The only thing I DON'T like is the lightning. The big storm we had last week in the Tampa Bay area had 2,977 lightning strikes within 5 minutes.
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Old 08-14-13, 07:38 AM
  #37  
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I just use my good bike.

What you need to do is get a routine for cleaning the bike. During rainy weeks, there is almost no point in cleaning the entire bike, so I end up just cleaning the essentials while cleaning the entire bike only once per week or once every two weeks. When I do clean my bike, the whole process takes me about 5 minutes. That is including cleaning the chain (but not lubing it, I do that before the next ride so all the degreaser is gone) and cleaning the rims, but without the soap bath some people like to give their bikes (jut a good rinse and wipe down).

I am not saying rainbikes are nonsense. Just that in my experience I have never needed one. If necessary I can just use a simple clip on fender if I wanted. But I do not need it unless I take a route where the the road gets muddy when it rains.

I have never felt that my good bike's components deteriorated faster from using it in all conditions. When you take care of the bike, cleaning, lubing, storing in an appropriate place and and replacing things when necessary, the bike stays in great condition regardless of whether you use it in the rain or not.

Last edited by Cookiemonsta; 08-14-13 at 08:29 AM.
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Old 08-14-13, 02:13 PM
  #38  
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I just ride the same bike. Only thing I don't like about rain is the road grit in your mouth from wheel sucking. Have to offset a little and hope the guy in front can keep a straight line.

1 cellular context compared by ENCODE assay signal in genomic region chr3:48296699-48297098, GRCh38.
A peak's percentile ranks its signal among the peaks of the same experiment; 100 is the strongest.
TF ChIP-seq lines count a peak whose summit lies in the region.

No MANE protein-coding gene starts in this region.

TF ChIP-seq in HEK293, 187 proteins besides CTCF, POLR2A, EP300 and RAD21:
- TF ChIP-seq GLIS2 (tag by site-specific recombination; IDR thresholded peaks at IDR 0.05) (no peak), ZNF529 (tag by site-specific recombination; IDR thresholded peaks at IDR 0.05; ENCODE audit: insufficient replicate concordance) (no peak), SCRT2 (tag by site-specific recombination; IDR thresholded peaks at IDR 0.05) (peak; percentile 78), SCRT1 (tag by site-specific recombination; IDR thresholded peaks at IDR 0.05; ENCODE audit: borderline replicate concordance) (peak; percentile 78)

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Old 08-18-13, 11:25 AM
  #39  
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yeah, ya need a rain bike if you're riding with heavy road spray.

For those who might not know, when you ride in heavy road spray, water gets in everywhere, and i mean, EVERYWHERE. I rode in heavy rain recently, and when i checked the bike later, there was water even inside the hubs, along with everywhere else (the frame, the tyres, etc)! My "sealed" 10sp Shimano BB bearings still have water in them.

Ya don't want ya fancy 'race-day' hubs on ya $3000 Zipps getting full of water.

A bit of drizzle here and there is one thing, but 'serious' rain is another fish kettle of cats and dogs
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Old 08-18-13, 07:30 PM
  #40  
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I'm buying a rain/commuter bike. Everyone here talks about doing the quick 15min clean cycle after the ride but I live in an apt in brooklyn and thats not really possible. It'll be my bike #2 .